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Preparing for life ‘on the outside’ is about much more than finding a new job. That’s why QUEST aims to offer advice on all aspects of making the move to civvy street. From practical guidance on buying a house to organising your finances, via finding out how to fit back in to the family routine, our down-to-earth guides and civvy-savvy contributors are here to help!
Want to find your ideal job? Need to be able to prepare an excellent CV, answer tough interview questions and impress prospective employers? Lynn Williams, author of Ultimate Job Search, is on hand some more useful advice to power up your job search …
… well it wasn’t this, says regular Quest contributor, Steve Bulleyment, director of specialist auto locksmith company Car Key Man. Freezing wind-tunnel conditions, snow falling and the light fading. Merry Christmas? Bah humbug!
When it comes to making the transition to civvy street, says Tom Spearpoint, a senior solicitor in the Military Claims team at Bolt Burdon Kemp, it’s vital to seek out the right support to help your journey go as smoothly as possible – even more so if you’re leaving as a result of injury or illness
… so says Jacobs, which aims to be very much more than a global professional services company with a huge international presence. In the UK it’s carrying out major projects including HS2 and Crossrail, but at the individual level it’s also doing a great deal to support its ex-Forces employees …
Stepping into civilian life and finding a whole new career path can be challenging. However, for four Service leavers, this was made much easier with a NEBOSH qualification to their name. Here they tell us about the impact NEBOSH qualifications have had on their new careers …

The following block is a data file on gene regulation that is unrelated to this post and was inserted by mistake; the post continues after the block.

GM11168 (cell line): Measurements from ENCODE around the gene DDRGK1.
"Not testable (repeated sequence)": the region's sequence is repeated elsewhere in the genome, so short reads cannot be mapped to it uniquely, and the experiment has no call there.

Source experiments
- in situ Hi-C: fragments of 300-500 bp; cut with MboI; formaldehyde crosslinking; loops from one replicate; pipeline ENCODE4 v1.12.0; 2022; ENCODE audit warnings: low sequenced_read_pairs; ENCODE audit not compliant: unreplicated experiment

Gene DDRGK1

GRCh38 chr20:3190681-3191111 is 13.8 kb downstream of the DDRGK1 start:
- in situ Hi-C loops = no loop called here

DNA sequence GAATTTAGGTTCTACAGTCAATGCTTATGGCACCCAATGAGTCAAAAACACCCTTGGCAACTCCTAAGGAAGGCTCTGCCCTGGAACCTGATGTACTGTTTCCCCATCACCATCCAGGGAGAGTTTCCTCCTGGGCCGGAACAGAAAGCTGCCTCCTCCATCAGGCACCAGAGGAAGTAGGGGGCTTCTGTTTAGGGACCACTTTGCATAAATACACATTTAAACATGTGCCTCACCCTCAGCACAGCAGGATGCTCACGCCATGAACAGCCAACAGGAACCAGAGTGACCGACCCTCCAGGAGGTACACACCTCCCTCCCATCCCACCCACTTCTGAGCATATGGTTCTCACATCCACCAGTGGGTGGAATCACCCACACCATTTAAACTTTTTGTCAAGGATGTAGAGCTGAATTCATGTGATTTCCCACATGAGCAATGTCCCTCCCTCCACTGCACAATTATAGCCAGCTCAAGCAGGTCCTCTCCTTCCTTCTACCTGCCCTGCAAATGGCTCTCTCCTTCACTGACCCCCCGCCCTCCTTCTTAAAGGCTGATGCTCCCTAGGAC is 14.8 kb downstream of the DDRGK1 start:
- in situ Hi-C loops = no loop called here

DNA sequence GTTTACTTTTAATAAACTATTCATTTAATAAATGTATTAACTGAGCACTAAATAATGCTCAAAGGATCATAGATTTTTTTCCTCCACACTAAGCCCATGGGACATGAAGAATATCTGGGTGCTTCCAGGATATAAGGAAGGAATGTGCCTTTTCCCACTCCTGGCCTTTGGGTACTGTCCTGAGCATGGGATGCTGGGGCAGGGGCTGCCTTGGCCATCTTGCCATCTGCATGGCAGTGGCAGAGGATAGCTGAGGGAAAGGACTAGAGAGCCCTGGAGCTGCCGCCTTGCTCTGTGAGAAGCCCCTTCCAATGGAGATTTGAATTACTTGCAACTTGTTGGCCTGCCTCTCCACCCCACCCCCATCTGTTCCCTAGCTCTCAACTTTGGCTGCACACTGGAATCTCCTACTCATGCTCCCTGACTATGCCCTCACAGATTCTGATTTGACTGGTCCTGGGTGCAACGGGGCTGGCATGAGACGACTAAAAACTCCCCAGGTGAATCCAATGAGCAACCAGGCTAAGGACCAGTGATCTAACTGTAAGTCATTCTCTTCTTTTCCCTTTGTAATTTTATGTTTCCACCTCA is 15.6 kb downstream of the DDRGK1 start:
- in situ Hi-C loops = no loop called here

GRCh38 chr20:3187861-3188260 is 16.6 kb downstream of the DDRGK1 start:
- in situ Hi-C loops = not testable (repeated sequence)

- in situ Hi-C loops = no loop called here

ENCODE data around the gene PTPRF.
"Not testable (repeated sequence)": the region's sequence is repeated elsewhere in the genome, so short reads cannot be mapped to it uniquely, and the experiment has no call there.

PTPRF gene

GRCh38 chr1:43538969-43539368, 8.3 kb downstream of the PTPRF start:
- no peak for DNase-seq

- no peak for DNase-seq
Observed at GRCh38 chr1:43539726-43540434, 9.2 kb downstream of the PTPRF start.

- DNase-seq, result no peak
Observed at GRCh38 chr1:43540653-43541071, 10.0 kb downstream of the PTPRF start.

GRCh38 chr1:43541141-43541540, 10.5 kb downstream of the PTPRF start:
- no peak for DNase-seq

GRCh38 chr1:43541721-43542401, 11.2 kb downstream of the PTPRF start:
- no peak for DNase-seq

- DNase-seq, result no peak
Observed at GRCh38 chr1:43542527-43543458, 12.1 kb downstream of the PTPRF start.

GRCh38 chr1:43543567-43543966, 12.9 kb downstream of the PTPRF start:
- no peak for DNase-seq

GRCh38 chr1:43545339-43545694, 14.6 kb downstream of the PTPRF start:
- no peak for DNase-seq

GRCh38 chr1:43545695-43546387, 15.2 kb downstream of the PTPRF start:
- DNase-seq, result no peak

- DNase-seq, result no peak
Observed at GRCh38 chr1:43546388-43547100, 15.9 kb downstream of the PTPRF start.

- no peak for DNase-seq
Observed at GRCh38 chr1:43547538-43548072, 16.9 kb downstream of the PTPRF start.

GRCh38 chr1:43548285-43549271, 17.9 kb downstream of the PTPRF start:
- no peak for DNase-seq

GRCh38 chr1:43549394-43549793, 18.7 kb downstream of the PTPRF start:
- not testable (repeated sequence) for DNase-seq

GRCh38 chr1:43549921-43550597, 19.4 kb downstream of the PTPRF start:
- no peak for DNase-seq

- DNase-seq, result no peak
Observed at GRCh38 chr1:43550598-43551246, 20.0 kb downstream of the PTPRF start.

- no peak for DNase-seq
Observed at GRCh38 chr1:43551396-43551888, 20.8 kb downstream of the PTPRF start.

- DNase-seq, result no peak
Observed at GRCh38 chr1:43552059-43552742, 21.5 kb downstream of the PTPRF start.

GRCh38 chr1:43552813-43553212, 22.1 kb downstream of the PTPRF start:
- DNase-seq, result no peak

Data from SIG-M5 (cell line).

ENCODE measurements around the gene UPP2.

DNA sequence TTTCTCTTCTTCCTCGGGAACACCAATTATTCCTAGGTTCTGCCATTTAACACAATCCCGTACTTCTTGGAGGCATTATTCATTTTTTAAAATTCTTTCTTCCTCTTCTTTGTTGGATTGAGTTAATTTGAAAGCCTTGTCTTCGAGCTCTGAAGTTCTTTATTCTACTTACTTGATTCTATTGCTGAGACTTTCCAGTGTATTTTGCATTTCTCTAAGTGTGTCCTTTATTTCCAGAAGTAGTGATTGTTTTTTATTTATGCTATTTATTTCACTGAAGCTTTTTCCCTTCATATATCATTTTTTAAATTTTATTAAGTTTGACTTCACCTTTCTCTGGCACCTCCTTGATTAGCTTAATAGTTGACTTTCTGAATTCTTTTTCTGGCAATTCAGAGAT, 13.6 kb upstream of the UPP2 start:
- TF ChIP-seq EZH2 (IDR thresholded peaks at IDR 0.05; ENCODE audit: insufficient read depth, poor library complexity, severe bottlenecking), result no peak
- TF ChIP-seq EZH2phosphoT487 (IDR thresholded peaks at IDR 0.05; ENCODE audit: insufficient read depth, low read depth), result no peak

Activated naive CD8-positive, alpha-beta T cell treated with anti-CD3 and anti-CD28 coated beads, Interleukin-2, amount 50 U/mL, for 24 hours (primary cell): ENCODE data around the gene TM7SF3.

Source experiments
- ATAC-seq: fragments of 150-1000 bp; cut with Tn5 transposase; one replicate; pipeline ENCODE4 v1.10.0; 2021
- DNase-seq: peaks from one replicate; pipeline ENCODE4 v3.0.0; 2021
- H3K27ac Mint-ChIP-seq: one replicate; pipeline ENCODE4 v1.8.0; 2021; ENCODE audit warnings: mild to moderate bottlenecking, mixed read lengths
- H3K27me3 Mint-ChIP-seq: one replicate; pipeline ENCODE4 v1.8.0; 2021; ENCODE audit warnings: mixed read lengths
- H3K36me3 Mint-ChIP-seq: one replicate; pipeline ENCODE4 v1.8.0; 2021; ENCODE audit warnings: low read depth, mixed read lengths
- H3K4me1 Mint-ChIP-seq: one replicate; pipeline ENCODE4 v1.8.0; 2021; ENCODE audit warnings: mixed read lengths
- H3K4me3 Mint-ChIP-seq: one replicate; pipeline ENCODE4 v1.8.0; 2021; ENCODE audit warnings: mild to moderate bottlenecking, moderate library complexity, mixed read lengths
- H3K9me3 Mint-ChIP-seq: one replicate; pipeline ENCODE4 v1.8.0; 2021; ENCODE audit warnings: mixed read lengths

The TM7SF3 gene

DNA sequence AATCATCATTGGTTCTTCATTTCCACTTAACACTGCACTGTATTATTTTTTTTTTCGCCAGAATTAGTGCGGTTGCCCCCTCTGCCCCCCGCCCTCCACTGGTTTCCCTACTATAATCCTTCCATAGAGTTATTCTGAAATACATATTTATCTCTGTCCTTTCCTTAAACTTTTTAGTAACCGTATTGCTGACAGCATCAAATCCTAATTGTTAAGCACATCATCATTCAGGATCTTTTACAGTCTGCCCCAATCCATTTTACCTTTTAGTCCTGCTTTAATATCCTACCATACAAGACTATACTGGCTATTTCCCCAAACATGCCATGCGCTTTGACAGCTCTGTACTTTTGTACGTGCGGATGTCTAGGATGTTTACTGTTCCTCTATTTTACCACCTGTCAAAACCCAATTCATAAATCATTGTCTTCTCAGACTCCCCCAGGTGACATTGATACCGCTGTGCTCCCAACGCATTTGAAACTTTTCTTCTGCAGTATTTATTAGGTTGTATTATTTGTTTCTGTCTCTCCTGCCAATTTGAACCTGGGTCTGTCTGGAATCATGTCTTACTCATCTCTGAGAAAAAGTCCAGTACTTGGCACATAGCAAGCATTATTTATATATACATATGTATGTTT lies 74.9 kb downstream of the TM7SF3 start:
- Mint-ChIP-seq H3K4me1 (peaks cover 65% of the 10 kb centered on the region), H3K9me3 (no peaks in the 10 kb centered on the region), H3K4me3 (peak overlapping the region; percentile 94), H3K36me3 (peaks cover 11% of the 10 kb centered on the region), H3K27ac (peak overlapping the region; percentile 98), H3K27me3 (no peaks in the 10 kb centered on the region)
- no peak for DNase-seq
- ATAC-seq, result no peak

Your time in the Forces is likely to have been an all-consuming career experience. Despite that, you may yet have many years ahead of you in the workplace, which means it’s important to make the most of the resettlement options open to you. This five-step guide will help you to plan …
Transitioning to the civilian workplace on leaving the Services is now about much more than stereotypical roles such as security guarding or taking a conventional ‘trade’ with you (useful as these still are), says Claire Withey of Bolt Burdon Kemp. And, when it comes to 21st-century resettlement, she’s keen to emphasise the current breadth of skills the ex-military have to offer potential employers
Even if you have a job to go to on leaving the Armed Forces, you are still strongly advised to attend the CTP Career Transition Workshop (CTW), along with any other that you will find of benefit, such as CV Writing or Interview Techniques.
Many of you will be leaving the Armed Forces with a Resettlement Grant (RG). The RG is a tax-free lump sum intended to help Regular Service personnel settle into civilian life. There is no stipulation as how you use it – you can spend it on beer if you like, but you need to remember that, if you take up another military post too quickly, you might have to repay some or all of it. In this short article Mary Petley of the Forces Pension Society explores the rules relating to RGs …
Some Service men and women suffer life-changing injuries while serving in the Armed Forces. With so much change to come to terms with in every aspect of daily and family life, it isn’t surprising that many disabled veterans believe that they will never be able to participate in their favourite activities again. The impact that belief has on individuals who may have otherwise lived and breathed sport and fitness throughout their military careers cannot be underestimated.
Between September 2011 and January 2014 the MoD announced the various stages of its redundancy programme, due to take effect in batches over a period of several years as part of the government’s plan to cut the number of serving regulars from 102,000 to 82,000 by 2018. The MoD has made sure there is a robust resettlement process and a generous tax-free payment in place for all those selected for redundancy, to help make their transition to civilian life as smooth as possible.
So says Neil Marshall, Chief Executive of the Forces Pension Society, who offers some personal reflections on his own journey through the resettlement financial planning process
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